Let’s face it: your best shots so far include a familiar background and a handful of killer selfies. But once you go abroad, all of this will change. Sure, everybody loves a good landscape shot – but get a little creative and try to see things from a new perspective! The first step — getting away from home and away from your norm — will open your eyes to all the differences (subtle and not so subtle) between your home culture and your new adopted culture. This is when you really begin to notice how malleable and fluid the world is; how light reflects when hitting different surfaces; how the movement of people can influence a shot; or even how a touch of zoom can change the way you remember the moment forever.
The first noticeable change will begin with your focus; when you’re abroad there is so much to take in that you will inevitably want to capture it all. You will be running around with your DSLR (or smartphone – we work with what we’ve got) causing pedestrian traffic jams trying to capture anything and everything: from a charismatic local during their daily routine to a wall drenched in some of the finest local graffiti. Your desire to remember it all will leave you with well over 5,000 shots of every aspect of your experience in just under 4 months.
Those of you who have been abroad know that the streets are filled with moments waiting to be captured, but it’s all about getting the right frame and muting the unnecessary. Sometimes, some background noise can frame the main event, but other times it can really ruin an otherwise marvelous moment. You know that the nonna kneading raw dough for pasta in the restaurant window makes for a stellar shot, but that overflowing dumpster in the background will ruin the shot. No worries, though – now you’re a pro and your eye has been trained. You’re skilled at capturing just the right amount of frame to seize these intimate memories. Or that shot of the Pietà in St. Peter’s that you wouldn’t miss for the world, but you’re standing on your tiptoes behind 30 strangers, zooming frantically or exploiting your shutter speed in an attempt to drown out those protruding tufts of hair currently sticking into the bottom of your frame.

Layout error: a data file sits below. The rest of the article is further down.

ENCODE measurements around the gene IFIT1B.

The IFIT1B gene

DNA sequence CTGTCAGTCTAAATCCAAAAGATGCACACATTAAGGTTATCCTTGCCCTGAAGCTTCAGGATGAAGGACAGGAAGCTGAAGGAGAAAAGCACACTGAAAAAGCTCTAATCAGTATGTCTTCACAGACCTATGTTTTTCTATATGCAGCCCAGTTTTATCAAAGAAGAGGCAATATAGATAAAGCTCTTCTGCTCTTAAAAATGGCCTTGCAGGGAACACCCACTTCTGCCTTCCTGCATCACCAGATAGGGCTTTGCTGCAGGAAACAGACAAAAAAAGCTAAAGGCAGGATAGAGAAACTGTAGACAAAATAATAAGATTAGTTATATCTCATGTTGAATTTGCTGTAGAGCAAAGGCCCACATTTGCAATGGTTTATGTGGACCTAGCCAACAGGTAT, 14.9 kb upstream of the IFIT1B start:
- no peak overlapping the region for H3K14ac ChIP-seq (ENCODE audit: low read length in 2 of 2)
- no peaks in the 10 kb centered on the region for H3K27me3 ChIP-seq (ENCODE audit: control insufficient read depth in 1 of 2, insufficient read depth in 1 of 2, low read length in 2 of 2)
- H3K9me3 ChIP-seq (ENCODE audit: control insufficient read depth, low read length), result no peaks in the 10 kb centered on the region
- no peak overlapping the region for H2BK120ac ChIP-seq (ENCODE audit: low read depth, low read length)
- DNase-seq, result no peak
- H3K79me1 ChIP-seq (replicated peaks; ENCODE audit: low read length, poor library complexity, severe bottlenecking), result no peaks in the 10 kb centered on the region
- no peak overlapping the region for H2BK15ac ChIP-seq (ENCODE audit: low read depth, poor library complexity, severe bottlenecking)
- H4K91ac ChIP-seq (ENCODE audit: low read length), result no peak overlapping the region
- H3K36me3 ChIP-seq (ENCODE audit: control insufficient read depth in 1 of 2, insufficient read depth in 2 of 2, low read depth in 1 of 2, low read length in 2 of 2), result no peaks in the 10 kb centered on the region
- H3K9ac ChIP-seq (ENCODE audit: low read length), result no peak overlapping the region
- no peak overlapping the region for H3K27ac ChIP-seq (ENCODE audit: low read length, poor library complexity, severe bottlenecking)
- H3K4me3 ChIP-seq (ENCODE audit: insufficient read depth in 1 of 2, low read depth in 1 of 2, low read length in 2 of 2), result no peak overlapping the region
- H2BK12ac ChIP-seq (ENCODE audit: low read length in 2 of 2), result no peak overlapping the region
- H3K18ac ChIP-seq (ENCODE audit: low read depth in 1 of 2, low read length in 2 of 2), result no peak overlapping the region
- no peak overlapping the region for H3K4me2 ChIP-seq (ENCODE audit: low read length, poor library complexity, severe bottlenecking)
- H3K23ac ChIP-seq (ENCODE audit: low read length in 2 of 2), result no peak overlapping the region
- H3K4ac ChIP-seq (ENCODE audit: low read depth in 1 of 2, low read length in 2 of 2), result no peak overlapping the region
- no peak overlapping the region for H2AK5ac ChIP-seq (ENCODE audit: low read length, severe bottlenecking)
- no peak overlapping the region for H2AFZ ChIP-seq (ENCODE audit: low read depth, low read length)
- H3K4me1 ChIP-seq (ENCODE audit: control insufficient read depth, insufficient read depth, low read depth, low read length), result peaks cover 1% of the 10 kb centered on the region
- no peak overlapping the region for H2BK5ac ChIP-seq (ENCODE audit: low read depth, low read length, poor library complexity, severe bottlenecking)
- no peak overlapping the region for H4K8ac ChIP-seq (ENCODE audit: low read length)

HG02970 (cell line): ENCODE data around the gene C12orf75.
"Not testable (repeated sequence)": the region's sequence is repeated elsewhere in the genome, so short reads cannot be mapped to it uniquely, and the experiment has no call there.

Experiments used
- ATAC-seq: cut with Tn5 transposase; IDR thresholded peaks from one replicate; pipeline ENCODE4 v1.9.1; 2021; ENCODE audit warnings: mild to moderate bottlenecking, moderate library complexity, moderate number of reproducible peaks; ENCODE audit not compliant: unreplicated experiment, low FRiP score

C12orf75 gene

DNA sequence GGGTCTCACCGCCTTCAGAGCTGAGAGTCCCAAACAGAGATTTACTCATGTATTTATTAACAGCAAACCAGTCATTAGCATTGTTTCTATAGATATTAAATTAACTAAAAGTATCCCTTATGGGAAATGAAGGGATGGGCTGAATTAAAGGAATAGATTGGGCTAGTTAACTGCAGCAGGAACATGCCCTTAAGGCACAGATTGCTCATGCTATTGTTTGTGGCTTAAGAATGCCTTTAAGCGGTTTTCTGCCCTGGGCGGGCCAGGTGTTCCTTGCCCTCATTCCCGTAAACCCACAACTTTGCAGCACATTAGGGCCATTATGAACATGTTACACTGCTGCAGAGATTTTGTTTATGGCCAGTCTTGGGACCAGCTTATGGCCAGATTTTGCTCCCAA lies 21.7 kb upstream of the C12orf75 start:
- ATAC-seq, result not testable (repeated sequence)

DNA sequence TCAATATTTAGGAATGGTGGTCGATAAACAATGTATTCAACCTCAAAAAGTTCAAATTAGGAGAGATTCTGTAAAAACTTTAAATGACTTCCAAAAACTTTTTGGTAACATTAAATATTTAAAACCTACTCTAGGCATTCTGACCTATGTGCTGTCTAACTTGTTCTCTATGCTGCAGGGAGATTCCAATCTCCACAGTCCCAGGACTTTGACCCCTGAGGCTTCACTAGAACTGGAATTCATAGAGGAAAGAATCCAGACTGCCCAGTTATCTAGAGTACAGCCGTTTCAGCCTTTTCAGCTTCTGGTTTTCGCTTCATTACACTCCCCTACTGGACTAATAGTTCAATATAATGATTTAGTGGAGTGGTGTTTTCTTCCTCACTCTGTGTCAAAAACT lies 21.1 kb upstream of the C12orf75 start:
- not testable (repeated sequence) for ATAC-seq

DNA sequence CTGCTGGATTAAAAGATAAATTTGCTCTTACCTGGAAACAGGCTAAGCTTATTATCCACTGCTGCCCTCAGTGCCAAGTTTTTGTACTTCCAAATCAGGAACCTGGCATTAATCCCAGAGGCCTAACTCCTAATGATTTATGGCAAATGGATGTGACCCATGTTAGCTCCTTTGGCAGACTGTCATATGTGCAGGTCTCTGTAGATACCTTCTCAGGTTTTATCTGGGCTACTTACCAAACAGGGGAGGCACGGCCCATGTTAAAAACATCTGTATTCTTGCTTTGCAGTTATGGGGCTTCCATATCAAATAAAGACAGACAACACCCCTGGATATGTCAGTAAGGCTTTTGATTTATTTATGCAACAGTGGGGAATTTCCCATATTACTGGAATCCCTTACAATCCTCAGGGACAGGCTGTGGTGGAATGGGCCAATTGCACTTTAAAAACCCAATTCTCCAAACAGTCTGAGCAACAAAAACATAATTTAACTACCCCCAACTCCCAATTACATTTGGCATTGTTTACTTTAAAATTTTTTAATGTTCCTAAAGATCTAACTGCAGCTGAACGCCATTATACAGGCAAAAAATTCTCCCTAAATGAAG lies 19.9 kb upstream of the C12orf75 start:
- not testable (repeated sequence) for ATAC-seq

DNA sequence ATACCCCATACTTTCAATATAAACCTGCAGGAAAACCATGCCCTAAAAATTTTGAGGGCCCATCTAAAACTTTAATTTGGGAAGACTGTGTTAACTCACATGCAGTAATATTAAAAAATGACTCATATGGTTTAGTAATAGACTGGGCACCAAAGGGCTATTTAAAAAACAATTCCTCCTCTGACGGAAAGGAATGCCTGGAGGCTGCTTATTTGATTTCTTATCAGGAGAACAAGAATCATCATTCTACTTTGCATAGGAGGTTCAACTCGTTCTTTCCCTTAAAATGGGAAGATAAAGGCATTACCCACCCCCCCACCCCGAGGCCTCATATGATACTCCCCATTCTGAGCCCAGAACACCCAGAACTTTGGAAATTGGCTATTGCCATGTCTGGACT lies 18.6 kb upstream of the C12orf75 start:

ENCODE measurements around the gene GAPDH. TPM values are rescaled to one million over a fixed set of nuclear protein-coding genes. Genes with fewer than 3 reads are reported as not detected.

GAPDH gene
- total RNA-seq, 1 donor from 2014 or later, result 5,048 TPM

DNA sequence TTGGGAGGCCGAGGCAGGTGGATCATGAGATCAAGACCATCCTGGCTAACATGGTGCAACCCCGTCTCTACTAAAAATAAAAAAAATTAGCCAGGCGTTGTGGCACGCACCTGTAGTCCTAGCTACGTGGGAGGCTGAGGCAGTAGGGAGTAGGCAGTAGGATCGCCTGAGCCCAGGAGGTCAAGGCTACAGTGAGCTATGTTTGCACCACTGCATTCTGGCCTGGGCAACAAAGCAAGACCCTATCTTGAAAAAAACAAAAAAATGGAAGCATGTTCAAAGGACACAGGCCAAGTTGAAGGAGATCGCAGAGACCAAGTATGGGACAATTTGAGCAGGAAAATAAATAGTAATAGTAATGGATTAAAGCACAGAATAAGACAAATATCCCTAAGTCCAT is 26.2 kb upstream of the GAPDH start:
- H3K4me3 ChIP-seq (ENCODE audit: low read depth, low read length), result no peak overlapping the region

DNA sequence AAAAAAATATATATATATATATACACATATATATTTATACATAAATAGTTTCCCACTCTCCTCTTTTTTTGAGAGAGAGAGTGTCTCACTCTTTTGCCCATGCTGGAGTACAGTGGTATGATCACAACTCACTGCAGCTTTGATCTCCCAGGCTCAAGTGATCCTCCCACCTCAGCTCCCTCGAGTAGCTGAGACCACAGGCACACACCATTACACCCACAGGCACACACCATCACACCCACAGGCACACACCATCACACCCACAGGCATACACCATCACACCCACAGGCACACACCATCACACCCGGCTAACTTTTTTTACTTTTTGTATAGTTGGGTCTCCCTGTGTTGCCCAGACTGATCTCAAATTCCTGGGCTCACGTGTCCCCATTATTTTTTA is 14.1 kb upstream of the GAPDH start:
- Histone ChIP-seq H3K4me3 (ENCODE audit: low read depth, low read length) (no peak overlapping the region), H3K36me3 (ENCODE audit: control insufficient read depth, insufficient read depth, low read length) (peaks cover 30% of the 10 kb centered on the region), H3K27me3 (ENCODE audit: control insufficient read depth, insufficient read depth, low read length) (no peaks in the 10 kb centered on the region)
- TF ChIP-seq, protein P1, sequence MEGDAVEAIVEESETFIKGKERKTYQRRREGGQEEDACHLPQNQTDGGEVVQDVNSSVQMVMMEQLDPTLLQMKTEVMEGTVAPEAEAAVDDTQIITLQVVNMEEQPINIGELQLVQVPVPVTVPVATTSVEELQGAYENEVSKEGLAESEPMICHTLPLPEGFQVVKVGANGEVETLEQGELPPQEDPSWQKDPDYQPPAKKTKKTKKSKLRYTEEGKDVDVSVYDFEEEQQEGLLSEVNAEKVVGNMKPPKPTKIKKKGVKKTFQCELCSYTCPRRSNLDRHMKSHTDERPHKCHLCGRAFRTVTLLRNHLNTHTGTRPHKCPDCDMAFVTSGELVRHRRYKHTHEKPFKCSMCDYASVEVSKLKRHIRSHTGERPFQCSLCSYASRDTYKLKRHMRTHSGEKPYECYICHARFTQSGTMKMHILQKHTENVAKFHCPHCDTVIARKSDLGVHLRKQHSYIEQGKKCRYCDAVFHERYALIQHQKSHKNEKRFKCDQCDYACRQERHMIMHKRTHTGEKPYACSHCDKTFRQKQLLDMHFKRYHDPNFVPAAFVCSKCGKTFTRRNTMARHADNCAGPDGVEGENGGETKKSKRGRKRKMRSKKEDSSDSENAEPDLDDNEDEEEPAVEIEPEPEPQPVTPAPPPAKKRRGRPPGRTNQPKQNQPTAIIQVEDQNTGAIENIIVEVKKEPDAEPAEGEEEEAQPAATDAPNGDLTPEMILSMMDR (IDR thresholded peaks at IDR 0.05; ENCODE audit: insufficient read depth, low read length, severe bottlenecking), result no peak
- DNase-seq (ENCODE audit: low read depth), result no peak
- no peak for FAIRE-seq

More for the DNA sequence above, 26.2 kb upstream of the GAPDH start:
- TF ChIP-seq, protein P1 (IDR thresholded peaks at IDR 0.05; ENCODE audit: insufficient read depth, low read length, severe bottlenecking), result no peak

Going abroad opens your eyes to a new world, and in doing so you become exponentially aware of the little beautiful instants in life that you had previously taken for granted. These moments will translate to your photography – and the photos you take home with you will keep your study abroad memories alive forever.
“The use of traveling is to regulate imagination by reality, and instead of thinking how things may be, to see them as they are.” – Samuel Johnson
Shelby Leigh Bradley
JCU Class of 2016
Hometown: Clinton, New York, USA